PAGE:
Now that “sanctuary city” status has become an issue, Berry points out that the desk at the transport center is rarely staffed by ICE and that the detention center is managed and operated by Bernalillo County and not the City of Albuquerque.


On February 7, 2017, Mayor Berry announced the creation of the city department the “Office of Immigrant and Refugee Affairs”. (See Albuquerque Journal, “City unveils immigrant affairs office”, Metro & NM, Section C-1, February 8, 2017.)

The office is intended to serve Albuquerque’s immigrant and refugee community by acting as a point of contact with other agencies that serve them.

Berry said the new city department will help immigrants and refugees without regard to their legal immigration status and that it will help allay the fears of people in Albuquerque’s immigrant and refugee community.

When asked if the office would serve people who lack legal immigration status, Berry said “It is not our job to check on that. That’s not what this office is about.”

Berry said “There has always been rhetoric from the left and right regarding immigration … But I do not think it has ever been ramped up to the level we’ve seen most recently”.


Berry never objected to President Trump ramping things up when Trump said “When Mexico is sending its people, they’re not sending their best … They’re bringing drugs. They’re bringing crime. They’re rapists. And some, I assume are good people”.

Mayor Berry has never voiced objections or concerns to Trump’s Muslim travel ban nor the wall he wants to build between the United States and Mexico.

Berry now objects to the Trump administration’s characterization that Albuquerque is a sanctuary city.

Mayor Berry may want to think about traveling to Washington, DC and having a little talk with President Donald Trump and Attorney General Jeff Sessions and to try an educate them on the difference between a “sanctuary city” and an “immigrant friendly” city.

Then again it is very doubtful that President Trump would ever welcome Mayor Berry to the White House seeing as Mayor Berry distanced himself from the President during the presidential election by not even bothering to show up to welcome Trump to Albuquerque the two times Trump visited during the campaign.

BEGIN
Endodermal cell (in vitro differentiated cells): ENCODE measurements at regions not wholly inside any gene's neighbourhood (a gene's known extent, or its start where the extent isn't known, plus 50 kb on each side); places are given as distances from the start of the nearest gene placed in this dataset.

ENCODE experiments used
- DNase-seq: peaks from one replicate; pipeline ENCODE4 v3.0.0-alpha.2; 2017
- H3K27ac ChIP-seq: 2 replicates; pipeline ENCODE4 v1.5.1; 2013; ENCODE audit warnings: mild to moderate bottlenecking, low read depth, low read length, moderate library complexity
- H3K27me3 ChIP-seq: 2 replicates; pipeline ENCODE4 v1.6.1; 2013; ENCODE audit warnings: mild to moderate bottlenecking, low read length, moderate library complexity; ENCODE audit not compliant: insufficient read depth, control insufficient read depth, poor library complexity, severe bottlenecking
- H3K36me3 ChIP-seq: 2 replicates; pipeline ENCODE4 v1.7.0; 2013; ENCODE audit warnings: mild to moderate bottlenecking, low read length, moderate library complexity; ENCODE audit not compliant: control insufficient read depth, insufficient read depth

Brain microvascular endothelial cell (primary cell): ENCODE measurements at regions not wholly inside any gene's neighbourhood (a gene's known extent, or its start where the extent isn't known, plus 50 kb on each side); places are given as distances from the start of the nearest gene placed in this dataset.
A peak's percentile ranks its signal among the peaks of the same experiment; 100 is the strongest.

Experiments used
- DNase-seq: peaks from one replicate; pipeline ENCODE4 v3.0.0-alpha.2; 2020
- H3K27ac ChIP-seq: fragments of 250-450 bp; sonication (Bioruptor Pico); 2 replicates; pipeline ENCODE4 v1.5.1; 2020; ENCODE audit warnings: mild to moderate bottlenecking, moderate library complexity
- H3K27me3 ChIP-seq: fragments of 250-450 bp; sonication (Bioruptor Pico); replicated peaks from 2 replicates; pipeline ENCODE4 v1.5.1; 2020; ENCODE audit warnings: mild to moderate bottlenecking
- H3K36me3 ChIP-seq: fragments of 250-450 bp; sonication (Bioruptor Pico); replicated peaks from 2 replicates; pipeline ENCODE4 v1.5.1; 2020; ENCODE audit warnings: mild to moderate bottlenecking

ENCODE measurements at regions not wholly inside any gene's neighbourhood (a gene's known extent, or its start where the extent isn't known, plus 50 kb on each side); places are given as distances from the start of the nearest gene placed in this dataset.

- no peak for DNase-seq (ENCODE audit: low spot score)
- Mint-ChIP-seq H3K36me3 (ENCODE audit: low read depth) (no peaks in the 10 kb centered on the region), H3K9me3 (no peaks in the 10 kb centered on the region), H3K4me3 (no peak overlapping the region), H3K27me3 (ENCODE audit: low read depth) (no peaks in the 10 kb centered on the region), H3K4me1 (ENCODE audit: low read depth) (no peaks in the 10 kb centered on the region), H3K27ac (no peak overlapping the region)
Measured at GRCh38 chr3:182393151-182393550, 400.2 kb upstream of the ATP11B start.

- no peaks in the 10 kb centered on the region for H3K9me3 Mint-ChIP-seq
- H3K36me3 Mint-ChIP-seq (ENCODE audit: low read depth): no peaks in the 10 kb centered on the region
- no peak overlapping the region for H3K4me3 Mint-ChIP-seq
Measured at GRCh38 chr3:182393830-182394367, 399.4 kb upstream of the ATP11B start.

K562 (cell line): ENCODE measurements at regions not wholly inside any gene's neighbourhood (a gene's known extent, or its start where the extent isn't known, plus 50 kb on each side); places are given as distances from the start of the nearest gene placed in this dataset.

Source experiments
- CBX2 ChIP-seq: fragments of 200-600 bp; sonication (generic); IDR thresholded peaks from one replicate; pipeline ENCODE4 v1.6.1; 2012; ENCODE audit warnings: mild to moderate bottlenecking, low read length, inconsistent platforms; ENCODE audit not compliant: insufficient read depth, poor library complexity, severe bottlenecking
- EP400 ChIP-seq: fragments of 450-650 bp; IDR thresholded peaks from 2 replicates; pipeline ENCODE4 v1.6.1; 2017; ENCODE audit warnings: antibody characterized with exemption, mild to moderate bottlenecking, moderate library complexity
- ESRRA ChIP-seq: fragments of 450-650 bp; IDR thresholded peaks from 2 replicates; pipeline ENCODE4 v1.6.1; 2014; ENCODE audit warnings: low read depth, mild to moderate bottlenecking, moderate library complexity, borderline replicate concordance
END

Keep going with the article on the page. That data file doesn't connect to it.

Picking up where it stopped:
All candidates running for Mayor of Albuquerque and City Council need to articulate clearly their position on if Albuquerque should be a sanctuary city and if the policies of mayor Berry should be continued.

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Pete Dinelli was born and raised in Albuquerque, New Mexico. He is of Italian and Hispanic descent. He is a 1970 graduate of Del Norte High School, a 1974 graduate of Eastern New Mexico University with a Bachelor's Degree in Business Administration and a 1977 graduate of St. Mary's School of Law, San Antonio, Texas. Pete has a 40 year history of community involvement and service as an elected and appointed official and as a practicing attorney in Albuquerque. Pete and his wife Betty Case Dinelli have been married since 1984 and they have two adult sons, Mark, who is an attorney and George, who is an Emergency Medical Technician (EMT). Pete has been a licensed New Mexico attorney since 1978. Pete has over 27 years of municipal and state government service. Pete’s service to Albuquerque has been extensive. He has been an elected Albuquerque City Councilor, serving as Vice President. He has served as a Worker’s Compensation Judge with Statewide jurisdiction. Pete has been a prosecutor for 15 years and has served as a Bernalillo County Chief Deputy District Attorney, as an Assistant Attorney General and Assistant District Attorney and as a Deputy City Attorney. For eight years, Pete was employed with the City of Albuquerque both as a Deputy City Attorney and Chief Public Safety Officer overseeing the city departments of police, fire, 911 emergency call center and the emergency operations center. While with the City of Albuquerque Legal Department, Pete served as Director of the Safe City Strike Force and Interim Director of the 911 Emergency Operations Center. Pete’s community involvement includes being a past President of the Albuquerque Kiwanis Club, past President of the Our Lady of Fatima School Board, and Board of Directors of the Albuquerque Museum Foundation.